Tuples -- who needs 'em
johann at physics.berkeley.edu
Tue Apr 4 20:21:34 CEST 2000
Bob Alexander writes:
> I'm aware that this issue is not some great flash of insight. It is so
> obvious that the Python in-group certainly have given it plenty of thought.
> But that doesn't mean it's not worth talking about,
Like so many things...
In any case, I'll throw in my two cents. Tuples and lists seem
conceptually much different to me, and I expect that they feel much
different to a lot of people, but I don't expect they feel that way to
Tuples are mathematical. They have fixed lengths. If python
variables are a space V, an N-tuple is V^N. Tensor products, and all
Lists are, well, lists. I put things in them. I take things out.
They've got nothing to do with tuples.
Tuples can be used to let functions return more than one value,
without the conceptual overhead of making a class.(1) Lists are just
the wrong thing for that, they send the wrong message. Tuples wrap up
elements from larger spaces, like points, (name, address) pairs, and
Ooh. I think I hit my big reason. Ignore the actual details of
typing, and so on. I see lists as being mostly homogeneous,
regardless of their implementation. They contain a list of names, or
numbers, or widgets.
I see tuples as combining different types into one conceptual whole.
(name, age) pairs. (x, y) points. (place, time). They mentally bind
tighter than lists, turning other objects into new composite objects.
Lists just string them together.
Now python doesn't enforce this typing, but that's the way I think of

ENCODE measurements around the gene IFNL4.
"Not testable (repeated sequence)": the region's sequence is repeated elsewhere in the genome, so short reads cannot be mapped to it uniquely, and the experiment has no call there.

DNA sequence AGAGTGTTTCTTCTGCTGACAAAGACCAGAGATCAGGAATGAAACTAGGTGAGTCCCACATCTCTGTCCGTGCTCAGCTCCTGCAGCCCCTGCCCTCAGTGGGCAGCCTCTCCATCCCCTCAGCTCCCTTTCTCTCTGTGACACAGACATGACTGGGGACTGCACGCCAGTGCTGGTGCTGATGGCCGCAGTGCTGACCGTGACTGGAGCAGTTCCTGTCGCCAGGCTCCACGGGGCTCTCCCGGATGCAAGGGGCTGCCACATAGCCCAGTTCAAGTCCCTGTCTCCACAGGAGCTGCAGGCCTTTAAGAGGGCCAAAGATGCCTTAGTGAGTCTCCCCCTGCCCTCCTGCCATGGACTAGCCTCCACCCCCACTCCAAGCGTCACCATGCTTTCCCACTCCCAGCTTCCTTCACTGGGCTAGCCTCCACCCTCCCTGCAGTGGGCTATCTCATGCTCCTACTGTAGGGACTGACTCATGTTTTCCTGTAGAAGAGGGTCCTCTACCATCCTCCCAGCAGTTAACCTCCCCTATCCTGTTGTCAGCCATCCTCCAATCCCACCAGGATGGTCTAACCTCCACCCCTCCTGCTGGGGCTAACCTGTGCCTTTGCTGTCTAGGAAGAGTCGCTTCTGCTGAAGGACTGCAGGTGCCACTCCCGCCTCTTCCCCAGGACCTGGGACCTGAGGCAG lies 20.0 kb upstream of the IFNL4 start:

them. And in that mindset, tuples are a completely natural thing.
Most applications could use lists instead of tuples, but there
wouldn't then be any way to write the more elementary concept of
"tuple-ness". And I like having that concept around.
I like being able to write
(x, y) = calculate_point(foo)
a, b = b, a
name, sex, birthdate = unpack_info_string(str)
and so on.
[x, y] = calculate_point(foo)
[a, b] = [b, a]
[name, sex, birthdate] = unpack_info_string(str)
just seem wrong.
Those aren't really technical arguments. They're "expressiveness"
arguments. And, to be honest, I have no idea if they convey the
point. You may be right; it may be a religious issue. (And I may be
crazy. But it just might be a lunatic you're looking for.) But, IMHO,
it's religion with style!
1. By the way, C++ would be a much nicer language if it had a good way
to return tuples without all the template cruft. ML is your
2. Also, the lisps make this distinction. Common Lisp has values and
multiple-value-bind, while R5RS Scheme now has values and, well,
complicated macros to write multiple-value-bind.
Johann Hibschman johann at physics.berkeley.edu
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